Sent on Sep 26, 2018
I just learned about a 17th century European spiritual and cultural movement called Rosicrucianism that found a resurgence in one of my hometowns (Oceanside, California) in the early 1900s. (I have more than one hometown because I moved a lot as a kid, but in my hierarchy of hometowns, Oceanside is at the top). The international headquarters in Oceanside is called Mount Ecclesia and is "noted for its singular architecture and the preservation of nature grounds and gardens, offering a unique meditative walking experience. Accommodation and vegetarian meals are also provided during the winter and summer school activities." Yves Klein studied with this sect via the mail lol.
I once had a weird coincidental back-to-back reading experience in which two different pieces described a 15th century portrait of a Flemish woman. First, Patti Smith wrote about it twice in her book, Woolgathering:
Above my desk is a small portrait—Flemish, fifteenth-century. It never fails, when I gaze upon it, to produce a shudder, followed by a curious rush of warmth, recognition. Perhaps it is the serenity of expression or perhaps the head-covering—a fragile habit framing the face like the folding wings of a large, diaphanous moth.
She then repeats it later in the book about another Flemish portrait she sees:
I tried to focus on a portrait behind the brass cash register. Flemish fifteenth-century. I had seen it somewhere before, perhaps in the hall of a local guild.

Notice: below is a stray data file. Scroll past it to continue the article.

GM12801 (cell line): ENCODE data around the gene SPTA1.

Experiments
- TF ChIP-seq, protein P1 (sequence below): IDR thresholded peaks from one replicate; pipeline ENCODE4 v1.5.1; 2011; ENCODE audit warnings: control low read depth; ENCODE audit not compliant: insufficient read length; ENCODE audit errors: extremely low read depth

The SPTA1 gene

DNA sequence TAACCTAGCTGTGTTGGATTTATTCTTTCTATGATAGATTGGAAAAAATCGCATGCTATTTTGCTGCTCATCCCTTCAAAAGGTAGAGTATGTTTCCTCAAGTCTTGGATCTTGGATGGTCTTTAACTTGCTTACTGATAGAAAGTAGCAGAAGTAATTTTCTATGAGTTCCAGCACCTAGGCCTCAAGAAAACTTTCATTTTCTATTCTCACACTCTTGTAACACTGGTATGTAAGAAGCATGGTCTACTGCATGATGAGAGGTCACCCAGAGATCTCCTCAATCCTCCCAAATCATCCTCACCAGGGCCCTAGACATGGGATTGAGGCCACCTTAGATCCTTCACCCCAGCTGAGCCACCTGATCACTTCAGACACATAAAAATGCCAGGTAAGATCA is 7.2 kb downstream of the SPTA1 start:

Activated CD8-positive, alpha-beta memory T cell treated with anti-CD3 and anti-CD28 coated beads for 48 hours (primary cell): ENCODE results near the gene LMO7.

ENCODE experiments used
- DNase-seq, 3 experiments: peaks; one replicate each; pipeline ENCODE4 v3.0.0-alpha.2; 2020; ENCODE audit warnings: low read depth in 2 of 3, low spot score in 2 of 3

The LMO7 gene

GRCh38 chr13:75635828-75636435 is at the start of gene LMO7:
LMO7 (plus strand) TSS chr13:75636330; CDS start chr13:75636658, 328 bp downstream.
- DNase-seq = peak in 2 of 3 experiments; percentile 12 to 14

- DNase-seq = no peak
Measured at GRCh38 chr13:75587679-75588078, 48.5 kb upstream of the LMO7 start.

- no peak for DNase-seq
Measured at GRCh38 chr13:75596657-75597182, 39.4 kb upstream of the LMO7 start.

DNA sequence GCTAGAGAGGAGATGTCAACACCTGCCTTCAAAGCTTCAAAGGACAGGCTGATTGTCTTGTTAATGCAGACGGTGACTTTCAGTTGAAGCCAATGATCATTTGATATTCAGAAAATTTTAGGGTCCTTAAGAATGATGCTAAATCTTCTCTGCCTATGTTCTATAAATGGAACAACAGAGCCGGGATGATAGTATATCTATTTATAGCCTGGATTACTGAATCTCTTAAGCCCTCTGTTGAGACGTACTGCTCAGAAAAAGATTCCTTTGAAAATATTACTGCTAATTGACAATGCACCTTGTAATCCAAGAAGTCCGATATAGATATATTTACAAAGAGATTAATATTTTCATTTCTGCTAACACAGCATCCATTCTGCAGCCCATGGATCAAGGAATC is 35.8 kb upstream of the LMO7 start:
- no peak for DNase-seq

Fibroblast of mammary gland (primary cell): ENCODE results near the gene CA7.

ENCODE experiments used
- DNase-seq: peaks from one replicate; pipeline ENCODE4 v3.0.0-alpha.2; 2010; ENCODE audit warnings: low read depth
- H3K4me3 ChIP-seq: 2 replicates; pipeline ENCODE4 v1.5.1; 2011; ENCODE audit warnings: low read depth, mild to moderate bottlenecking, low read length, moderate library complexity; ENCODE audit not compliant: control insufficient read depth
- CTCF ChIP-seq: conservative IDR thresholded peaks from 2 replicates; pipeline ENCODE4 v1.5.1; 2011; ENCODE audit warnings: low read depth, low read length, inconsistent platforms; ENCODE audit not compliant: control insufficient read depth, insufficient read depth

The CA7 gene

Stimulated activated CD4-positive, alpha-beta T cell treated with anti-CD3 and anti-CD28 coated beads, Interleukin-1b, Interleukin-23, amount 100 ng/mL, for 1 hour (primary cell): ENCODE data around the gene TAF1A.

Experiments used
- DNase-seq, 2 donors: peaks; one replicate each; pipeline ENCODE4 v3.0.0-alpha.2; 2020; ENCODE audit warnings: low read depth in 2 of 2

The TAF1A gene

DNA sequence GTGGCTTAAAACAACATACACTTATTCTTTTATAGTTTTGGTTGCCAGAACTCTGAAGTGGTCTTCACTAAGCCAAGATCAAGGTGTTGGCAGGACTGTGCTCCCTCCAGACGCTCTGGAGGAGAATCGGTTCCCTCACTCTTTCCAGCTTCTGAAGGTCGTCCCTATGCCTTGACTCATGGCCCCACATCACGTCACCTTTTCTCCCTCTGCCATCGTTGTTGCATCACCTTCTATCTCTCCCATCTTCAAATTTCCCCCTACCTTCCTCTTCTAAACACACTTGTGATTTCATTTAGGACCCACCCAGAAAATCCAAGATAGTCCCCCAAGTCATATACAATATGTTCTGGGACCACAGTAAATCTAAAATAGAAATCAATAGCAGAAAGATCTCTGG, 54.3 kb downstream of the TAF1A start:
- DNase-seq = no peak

Patti is a very sentimental writer. OK, then I read True Stories by Sophie Calle right after. In Sophie's story called "The Dutch Portrait" she also writes about a 15th century Flemish portrait:
...a fifteenth century Flemish painting entitled 'Luce de Montfort,' which portrayed a young woman in a pink bodice, her face slightly turned to show her left profile while her eyes looked straight at you, her features framed by a white, starched linen coif.
I don't know what to do with this information but I know it's weird and maybe means something. In an effort to not forget this experience, I am collecting as many Flemish portraits as I can in my casual online searches. They're all in my are.na channel called Flemish Hats.
I'm working on a very long poem / short story titled Self Sabotage, here is how it starts:
She was born as no one and now she is no one and now she is not doing anything. Eating, sleeping, nothing, just like everyone else.
I would show you her photo but she doesn’t have a face and I forgot what it looks like. I haven’t bothered to look at her sad features through a glass half-full in a while. She keeps her face in her pocket for moments when people expect to see it. It reminds her of the other faces, the ones who made her and then left her.
She is an abandoned child, and she is an abandoned adult.
Like the two children, a brother and a sister, who saw a cross on the side of the highway, a memorial for a man who died there. On it was the same name as their father’s and they realized, Oh, that’s where he went. And then they laughed.
Something’s not right.
Her laugh turns into a sob then back into a laugh. Again. Once, as she watched Vine compilations on YouTube. Once, while she tried to eat lasagna with a cloth napkin draped over her head. Once, as she listened to a program about molested children, through her headphones: “You are not alone.”
But she is alone, everyone else in the office went to lunch.
Ok that's it for now, thanks for listening. If you want to read all of this poem/story let me know and I'll send it to you. You can even tell me you hate it.